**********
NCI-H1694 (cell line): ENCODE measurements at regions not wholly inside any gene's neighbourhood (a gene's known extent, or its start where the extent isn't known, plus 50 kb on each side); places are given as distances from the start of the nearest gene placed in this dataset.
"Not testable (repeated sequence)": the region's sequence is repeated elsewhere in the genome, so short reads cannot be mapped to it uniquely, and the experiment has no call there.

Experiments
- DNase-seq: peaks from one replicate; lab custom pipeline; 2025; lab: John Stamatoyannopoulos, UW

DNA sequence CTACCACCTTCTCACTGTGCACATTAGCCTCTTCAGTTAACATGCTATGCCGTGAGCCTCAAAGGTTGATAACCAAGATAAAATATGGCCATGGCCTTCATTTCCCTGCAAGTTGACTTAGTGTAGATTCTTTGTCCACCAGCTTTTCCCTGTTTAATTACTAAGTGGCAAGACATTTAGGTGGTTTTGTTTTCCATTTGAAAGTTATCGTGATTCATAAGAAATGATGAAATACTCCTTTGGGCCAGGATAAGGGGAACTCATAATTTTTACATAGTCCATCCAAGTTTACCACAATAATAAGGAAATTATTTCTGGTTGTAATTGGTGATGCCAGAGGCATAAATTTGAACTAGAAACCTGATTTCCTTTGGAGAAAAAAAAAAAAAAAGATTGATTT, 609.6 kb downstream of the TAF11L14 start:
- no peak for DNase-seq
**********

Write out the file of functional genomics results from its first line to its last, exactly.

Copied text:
NCI-H1694 (cell line): ENCODE measurements at regions not wholly inside any gene's neighbourhood (a gene's known extent, or its start where the extent isn't known, plus 50 kb on each side); places are given as distances from the start of the nearest gene placed in this dataset.
"Not testable (repeated sequence)": the region's sequence is repeated elsewhere in the genome, so short reads cannot be mapped to it uniquely, and the experiment has no call there.

Experiments
- DNase-seq: peaks from one replicate; lab custom pipeline; 2025; lab: John Stamatoyannopoulos, UW

DNA sequence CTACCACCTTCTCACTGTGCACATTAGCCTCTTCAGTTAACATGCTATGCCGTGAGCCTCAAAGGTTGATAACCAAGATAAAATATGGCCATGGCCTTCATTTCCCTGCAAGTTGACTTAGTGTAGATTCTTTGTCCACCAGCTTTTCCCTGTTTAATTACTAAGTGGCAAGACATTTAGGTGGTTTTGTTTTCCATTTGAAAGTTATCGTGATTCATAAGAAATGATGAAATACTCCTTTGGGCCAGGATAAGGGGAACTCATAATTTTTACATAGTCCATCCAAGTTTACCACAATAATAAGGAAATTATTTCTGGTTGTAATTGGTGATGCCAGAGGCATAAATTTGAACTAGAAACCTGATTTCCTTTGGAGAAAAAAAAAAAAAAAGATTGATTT, 609.6 kb downstream of the TAF11L14 start:
- no peak for DNase-seq